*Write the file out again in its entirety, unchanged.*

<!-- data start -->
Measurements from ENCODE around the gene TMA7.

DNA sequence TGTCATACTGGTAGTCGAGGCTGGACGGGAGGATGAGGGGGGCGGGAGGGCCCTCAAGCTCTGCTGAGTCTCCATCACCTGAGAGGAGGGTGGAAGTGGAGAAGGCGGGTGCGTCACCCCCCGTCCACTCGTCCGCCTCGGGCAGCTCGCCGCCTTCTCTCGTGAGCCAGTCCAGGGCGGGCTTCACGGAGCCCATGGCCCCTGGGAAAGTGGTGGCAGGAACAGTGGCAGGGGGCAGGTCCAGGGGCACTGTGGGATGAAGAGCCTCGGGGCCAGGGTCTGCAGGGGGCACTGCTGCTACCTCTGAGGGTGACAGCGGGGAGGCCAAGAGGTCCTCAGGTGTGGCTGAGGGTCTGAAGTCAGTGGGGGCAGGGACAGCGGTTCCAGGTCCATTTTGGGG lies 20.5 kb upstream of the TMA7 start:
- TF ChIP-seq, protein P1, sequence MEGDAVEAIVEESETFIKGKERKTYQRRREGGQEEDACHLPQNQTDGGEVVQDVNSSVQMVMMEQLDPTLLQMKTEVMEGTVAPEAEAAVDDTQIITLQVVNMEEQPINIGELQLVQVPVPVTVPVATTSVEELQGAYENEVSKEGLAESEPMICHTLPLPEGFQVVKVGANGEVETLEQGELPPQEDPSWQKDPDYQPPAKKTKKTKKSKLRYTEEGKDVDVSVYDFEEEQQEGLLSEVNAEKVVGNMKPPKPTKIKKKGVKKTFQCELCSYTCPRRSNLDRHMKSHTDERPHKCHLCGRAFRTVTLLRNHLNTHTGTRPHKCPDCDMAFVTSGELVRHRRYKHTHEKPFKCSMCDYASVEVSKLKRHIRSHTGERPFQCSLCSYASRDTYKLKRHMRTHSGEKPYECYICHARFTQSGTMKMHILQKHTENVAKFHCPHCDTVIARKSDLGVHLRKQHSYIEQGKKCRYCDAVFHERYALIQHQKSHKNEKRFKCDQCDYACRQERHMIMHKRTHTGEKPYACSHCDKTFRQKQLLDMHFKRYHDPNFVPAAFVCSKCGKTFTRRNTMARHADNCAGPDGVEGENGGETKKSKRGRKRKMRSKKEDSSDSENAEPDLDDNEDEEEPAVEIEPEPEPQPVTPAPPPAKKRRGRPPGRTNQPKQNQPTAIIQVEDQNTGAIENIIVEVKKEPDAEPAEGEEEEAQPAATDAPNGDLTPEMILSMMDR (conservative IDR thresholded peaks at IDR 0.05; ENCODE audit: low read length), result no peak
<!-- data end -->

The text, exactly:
Measurements from ENCODE around the gene TMA7.

DNA sequence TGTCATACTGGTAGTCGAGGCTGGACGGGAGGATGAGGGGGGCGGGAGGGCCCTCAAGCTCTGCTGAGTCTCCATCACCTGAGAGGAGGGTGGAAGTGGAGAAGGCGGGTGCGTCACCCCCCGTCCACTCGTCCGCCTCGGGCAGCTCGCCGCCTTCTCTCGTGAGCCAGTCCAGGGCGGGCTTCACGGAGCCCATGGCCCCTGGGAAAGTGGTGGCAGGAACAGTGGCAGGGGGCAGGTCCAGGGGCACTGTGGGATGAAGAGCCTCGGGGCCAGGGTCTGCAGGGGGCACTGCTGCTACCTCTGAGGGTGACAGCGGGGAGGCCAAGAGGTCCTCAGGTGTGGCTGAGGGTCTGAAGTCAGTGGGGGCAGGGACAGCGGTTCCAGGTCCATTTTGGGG lies 20.5 kb upstream of the TMA7 start:
- TF ChIP-seq, protein P1, sequence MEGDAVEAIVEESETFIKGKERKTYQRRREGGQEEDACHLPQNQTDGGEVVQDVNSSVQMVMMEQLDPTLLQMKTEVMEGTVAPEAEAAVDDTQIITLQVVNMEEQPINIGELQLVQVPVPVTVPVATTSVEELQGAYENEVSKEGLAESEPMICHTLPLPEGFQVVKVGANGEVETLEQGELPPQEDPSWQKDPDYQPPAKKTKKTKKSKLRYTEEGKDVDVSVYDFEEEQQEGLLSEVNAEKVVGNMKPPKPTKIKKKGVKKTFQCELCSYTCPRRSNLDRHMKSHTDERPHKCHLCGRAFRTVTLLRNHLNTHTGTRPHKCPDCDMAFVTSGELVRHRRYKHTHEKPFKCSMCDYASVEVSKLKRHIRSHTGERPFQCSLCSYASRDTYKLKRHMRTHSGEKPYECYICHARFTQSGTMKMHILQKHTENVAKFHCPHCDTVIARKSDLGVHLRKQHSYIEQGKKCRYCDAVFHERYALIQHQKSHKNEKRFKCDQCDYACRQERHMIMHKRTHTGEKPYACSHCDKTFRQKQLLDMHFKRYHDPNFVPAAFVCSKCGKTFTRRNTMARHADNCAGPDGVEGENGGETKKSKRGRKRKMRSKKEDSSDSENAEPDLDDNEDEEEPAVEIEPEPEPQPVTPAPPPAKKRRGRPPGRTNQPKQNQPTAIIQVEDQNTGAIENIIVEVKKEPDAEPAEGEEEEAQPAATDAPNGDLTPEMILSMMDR (conservative IDR thresholded peaks at IDR 0.05; ENCODE audit: low read length), result no peak